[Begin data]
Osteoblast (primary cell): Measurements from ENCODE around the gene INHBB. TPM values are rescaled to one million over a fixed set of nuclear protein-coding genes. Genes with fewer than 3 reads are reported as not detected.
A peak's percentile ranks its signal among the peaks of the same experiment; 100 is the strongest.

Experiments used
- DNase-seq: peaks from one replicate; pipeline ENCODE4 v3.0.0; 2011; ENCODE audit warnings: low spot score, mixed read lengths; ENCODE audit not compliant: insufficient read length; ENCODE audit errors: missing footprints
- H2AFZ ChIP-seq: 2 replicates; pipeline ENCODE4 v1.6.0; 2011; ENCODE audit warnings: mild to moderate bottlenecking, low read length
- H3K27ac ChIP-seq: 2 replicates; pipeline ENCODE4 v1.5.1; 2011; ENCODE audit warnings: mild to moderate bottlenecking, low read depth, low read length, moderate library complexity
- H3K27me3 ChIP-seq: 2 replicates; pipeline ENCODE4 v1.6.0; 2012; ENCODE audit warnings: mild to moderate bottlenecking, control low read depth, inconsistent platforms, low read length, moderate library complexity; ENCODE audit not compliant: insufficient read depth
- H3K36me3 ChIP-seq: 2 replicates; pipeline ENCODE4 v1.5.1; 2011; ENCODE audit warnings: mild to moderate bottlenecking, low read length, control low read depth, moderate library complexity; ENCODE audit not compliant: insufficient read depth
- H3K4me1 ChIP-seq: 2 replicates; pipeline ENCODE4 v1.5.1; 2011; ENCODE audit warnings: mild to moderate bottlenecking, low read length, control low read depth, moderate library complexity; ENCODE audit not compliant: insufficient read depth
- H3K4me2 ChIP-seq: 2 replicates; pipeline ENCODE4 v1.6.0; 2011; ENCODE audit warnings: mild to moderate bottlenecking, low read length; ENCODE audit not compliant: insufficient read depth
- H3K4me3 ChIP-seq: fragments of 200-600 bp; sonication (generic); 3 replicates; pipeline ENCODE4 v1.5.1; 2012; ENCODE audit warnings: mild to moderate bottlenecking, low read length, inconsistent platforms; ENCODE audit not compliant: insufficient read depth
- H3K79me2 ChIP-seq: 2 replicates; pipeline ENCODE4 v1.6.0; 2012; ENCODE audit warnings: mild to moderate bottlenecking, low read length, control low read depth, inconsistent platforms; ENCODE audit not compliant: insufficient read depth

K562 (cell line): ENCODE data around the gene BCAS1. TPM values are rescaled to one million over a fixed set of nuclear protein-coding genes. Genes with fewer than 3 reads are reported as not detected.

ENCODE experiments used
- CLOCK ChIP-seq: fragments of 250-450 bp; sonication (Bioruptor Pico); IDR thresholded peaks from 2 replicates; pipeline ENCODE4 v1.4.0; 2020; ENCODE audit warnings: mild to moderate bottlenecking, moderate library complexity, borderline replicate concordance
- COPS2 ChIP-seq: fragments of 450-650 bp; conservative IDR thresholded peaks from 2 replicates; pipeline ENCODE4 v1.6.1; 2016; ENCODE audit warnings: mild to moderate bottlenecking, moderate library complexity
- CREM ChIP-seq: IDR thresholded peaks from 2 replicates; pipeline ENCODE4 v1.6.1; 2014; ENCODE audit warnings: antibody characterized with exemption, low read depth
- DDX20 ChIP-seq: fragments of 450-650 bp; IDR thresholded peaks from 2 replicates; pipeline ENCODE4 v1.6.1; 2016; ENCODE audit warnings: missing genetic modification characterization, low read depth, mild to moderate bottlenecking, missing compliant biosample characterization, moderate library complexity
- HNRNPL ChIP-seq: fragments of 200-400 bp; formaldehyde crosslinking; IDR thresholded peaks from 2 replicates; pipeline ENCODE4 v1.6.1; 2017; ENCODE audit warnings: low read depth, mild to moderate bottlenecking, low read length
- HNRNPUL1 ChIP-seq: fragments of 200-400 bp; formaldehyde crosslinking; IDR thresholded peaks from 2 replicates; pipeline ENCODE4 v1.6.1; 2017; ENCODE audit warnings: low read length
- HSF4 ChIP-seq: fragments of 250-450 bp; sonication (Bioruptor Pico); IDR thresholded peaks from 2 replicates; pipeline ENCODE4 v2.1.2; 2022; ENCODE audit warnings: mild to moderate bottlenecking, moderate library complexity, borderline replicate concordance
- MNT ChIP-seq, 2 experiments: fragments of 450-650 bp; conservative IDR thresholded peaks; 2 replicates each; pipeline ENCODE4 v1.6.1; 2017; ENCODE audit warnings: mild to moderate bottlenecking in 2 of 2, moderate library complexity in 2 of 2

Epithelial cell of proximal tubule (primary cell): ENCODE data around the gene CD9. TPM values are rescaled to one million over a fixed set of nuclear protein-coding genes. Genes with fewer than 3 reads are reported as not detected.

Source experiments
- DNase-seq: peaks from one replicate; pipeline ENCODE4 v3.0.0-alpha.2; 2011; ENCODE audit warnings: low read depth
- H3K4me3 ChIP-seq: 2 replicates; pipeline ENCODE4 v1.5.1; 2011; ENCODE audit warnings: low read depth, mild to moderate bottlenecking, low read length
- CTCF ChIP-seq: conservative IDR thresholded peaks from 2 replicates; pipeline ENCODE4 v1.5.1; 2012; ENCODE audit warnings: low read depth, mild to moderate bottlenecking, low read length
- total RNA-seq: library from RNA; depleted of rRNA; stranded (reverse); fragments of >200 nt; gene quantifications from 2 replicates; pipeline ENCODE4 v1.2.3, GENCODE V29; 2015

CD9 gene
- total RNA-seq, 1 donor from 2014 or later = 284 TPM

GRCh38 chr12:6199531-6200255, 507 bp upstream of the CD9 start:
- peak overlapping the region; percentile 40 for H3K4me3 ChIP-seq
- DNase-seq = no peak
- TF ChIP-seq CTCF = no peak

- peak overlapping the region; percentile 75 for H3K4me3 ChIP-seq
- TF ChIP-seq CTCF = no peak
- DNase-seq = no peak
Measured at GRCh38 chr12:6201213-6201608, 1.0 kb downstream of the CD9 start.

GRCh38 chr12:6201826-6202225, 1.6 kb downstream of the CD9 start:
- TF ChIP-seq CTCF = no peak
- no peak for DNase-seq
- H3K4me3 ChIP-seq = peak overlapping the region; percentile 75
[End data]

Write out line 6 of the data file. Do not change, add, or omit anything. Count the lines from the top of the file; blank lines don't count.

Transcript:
- H3K27ac ChIP-seq: 2 replicates; pipeline ENCODE4 v1.5.1; 2011; ENCODE audit warnings: mild to moderate bottlenecking, low read depth, low read length, moderate library complexity